Legal experts predict Mueller Report will trigger new laws
Robert Mueller’s 448-page tome may leave an indelible stamp on American politics as Congress sorts through legal loopholes that allowed foreign powers unprecedented entry to presidential politics, a pair of local legal experts predicted.
Duquesne University President Ken Gormley, a legal scholar who penned best sellers on the Watergate and Clinton investigations, said the shocking takeaway from the investigation was the extent of Russian attempts to influence the 2016 election.
The report, heavily redacted in some areas to protect ongoing investigations, detailed how Russian hackers posing as everything from Pennsylvania coal miners to Black Lives Matter activists and Tea Party members used social media to sow political discord and promote the Trump campaign.
“The great extent the Russians went to to target different groups of Americans was just disturbing to see,” Gormley said.
Investigators found that Trump surrogates, campaign officials and even the president himself occasionally retweeted their posts. And then there were the concerted efforts of Russian nationals who hacked into campaign accounts and courted favor with campaign officials.
Just as Watergate gave way to campaign finance reform and government ethics laws, Mueller’s findings likely will spur new laws on foreign influence in American campaigns.
Gormley and Bruce Antkowiak, a former federal prosecutor and law professor at Saint Vincent College, agreed that a cursory reading of the report suggests Congress must revisit the law with regard to such issues.
“Business people and political people have been playing on the international stage for a long time. It would be great to have a little clarity about the extent to which we are willing to allow foreign players to influence our elections,” Antkowiak said.
Gormley said he was pleased that, despite extensive redactions for ongoing investigations, the report seemed to tell a fairly straightforward story.
He said the redactions point to the number of ongoing investigations, peripheral to the main probe, which may have been farmed out to various U.S. attorneys. Antkowiak, however, said that could be misleading. He said even cases involving individuals who have been prosecuted, but not yet sentenced, likely would have been blacked out in the report.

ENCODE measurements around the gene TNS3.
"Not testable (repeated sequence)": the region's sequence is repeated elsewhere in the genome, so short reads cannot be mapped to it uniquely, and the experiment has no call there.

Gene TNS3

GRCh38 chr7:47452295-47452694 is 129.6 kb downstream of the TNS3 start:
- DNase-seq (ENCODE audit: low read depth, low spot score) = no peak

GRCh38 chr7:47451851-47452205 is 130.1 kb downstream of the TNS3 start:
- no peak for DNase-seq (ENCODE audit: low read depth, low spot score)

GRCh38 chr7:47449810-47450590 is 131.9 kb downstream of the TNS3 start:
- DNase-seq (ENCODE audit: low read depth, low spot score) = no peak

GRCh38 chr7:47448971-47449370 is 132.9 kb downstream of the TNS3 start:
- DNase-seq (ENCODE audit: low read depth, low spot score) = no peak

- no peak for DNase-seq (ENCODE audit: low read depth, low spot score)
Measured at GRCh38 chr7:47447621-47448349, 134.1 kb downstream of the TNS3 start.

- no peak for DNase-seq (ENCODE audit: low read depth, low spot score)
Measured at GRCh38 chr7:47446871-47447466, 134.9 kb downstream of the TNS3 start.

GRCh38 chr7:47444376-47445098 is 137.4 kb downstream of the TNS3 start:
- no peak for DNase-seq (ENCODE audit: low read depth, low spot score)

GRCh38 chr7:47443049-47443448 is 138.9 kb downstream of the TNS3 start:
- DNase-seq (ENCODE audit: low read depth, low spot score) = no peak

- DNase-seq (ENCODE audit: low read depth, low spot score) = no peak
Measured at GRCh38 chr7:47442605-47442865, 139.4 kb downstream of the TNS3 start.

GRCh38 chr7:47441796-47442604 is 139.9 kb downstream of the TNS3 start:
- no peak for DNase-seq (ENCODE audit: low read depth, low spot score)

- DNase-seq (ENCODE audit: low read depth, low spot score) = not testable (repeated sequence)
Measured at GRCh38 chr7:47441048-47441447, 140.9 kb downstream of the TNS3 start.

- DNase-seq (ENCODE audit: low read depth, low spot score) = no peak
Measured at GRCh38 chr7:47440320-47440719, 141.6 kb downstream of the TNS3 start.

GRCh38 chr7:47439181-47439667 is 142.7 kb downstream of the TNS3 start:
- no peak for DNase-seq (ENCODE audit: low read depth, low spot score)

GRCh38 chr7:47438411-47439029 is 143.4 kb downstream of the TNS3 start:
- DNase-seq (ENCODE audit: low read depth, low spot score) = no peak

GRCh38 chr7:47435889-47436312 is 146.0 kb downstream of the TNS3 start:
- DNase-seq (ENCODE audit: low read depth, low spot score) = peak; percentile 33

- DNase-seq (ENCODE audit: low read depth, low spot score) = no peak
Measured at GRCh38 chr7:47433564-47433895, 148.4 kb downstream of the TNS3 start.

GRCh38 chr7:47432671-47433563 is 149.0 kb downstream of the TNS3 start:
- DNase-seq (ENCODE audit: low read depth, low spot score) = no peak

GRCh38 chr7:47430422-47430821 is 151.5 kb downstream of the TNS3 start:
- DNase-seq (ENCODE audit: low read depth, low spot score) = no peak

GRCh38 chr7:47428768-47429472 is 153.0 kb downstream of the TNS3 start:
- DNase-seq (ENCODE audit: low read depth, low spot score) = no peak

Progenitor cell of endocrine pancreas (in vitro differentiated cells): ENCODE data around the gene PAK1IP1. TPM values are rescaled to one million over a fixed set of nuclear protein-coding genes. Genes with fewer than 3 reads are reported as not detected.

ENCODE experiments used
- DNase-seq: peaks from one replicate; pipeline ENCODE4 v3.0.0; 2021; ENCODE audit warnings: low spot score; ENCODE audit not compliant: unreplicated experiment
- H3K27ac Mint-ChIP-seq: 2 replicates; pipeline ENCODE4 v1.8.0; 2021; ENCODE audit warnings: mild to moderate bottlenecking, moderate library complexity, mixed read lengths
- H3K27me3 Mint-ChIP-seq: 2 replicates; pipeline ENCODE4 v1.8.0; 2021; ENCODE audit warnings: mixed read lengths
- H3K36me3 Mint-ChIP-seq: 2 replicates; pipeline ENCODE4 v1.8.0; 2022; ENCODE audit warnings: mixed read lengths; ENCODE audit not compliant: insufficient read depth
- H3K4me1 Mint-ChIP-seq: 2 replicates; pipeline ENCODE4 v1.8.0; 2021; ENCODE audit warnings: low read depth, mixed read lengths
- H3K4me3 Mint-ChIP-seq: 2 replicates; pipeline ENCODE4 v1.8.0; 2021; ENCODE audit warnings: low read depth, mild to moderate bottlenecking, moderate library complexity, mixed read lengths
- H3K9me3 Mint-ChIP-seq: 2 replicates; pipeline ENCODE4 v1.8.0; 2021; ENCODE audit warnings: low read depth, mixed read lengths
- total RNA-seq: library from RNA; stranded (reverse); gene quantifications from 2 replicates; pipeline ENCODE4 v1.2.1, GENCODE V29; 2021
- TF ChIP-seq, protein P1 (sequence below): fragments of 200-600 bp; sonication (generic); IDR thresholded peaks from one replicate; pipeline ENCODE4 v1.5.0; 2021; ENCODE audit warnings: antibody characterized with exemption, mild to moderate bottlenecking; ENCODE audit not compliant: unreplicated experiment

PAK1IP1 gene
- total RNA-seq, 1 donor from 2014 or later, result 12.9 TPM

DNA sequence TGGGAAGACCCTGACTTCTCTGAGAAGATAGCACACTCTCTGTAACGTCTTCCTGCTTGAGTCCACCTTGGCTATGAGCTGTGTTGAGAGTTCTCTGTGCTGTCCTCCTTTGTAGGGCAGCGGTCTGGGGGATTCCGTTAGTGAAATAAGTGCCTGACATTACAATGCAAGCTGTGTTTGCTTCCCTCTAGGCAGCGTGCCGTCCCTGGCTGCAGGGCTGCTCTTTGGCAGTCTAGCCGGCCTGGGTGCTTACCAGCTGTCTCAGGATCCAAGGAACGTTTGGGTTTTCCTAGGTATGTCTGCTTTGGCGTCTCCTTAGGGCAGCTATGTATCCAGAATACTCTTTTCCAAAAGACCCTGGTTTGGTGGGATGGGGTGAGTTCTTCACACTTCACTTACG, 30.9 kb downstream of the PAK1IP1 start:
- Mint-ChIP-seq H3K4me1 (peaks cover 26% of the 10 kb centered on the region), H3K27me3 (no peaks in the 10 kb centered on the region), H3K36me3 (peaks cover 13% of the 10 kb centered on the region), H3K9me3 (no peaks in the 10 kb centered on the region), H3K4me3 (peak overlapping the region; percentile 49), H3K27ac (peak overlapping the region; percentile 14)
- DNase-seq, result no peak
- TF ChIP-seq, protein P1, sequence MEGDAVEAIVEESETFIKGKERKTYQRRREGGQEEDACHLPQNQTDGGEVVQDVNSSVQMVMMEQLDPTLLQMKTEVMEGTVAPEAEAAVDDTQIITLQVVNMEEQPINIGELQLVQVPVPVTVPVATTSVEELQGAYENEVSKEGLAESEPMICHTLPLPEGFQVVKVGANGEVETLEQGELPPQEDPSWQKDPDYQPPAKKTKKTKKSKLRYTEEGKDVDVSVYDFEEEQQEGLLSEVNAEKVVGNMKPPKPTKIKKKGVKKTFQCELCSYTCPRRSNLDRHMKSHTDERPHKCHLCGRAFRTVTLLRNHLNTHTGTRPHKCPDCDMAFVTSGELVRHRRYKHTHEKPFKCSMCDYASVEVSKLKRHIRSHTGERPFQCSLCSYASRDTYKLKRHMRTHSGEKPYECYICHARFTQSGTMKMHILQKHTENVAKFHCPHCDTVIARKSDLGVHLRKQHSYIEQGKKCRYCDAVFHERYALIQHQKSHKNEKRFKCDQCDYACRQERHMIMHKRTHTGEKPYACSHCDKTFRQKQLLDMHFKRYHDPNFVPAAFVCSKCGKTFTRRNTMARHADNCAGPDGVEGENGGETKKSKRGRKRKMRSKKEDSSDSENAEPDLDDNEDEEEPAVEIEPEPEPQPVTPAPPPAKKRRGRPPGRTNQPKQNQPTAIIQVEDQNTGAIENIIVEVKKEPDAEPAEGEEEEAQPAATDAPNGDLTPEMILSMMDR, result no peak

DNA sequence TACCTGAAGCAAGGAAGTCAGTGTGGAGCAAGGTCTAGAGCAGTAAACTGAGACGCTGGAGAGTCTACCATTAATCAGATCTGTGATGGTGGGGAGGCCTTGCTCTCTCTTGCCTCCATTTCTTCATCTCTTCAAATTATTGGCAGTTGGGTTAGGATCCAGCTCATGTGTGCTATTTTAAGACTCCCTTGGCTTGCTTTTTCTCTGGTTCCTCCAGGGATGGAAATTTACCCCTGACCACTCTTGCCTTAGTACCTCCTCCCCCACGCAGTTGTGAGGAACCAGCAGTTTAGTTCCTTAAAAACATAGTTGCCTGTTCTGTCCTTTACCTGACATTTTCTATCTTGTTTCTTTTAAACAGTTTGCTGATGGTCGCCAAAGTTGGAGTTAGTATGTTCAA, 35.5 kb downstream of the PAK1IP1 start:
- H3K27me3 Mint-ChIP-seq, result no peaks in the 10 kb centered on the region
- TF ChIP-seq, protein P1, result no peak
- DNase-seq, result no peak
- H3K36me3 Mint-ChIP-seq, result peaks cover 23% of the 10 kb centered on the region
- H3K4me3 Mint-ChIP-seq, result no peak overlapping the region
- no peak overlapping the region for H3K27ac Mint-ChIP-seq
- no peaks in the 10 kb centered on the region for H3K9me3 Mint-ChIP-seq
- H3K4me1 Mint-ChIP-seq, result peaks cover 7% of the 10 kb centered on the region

The majority of the items blacked out were marked sealed due to ongoing investigations. Only a small number dealt with issues such as personal privacy, grand jury testimony or revealing investigative techniques.
Although Antkowiak was satisfied with the report’s thoroughness, he said there’s little question that it will continue to be a topic in political discourse well through the 2020 election.
“To say we found some of this activity was questionable and that it did not reach the level of an indictable offense, but here it is … well, you have to understand the opponents of that person are going to pick up that ball and run as far as they can,” he said.
Both men agreed Mueller lived up to his reputation as “a straight shooter” within the justice department.
Gormley said it was apparent Mueller was troubled with what he saw with regard to the 10 categories he examined for possible obstruction of the law. “He knew he couldn’t indict a sitting president. But reading between the lines, I think he was telling Congress to look at its powers,” he said.
“Anyone who thinks this document is a complete exoneration of the president hasn’t read any of it, because it is troublesome,” Gormley said. “There is a whole section on Congress’ powers where he goes to great lengths to lay out the basis for Congress’ power. He’s clearly saying this isn’t over yet. This is a matter for Congress to handle at this point.”
Deb Erdley is a Tribune-Review staff writer. You can contact Deb at 724-850-1209, [email protected] or via Twitter .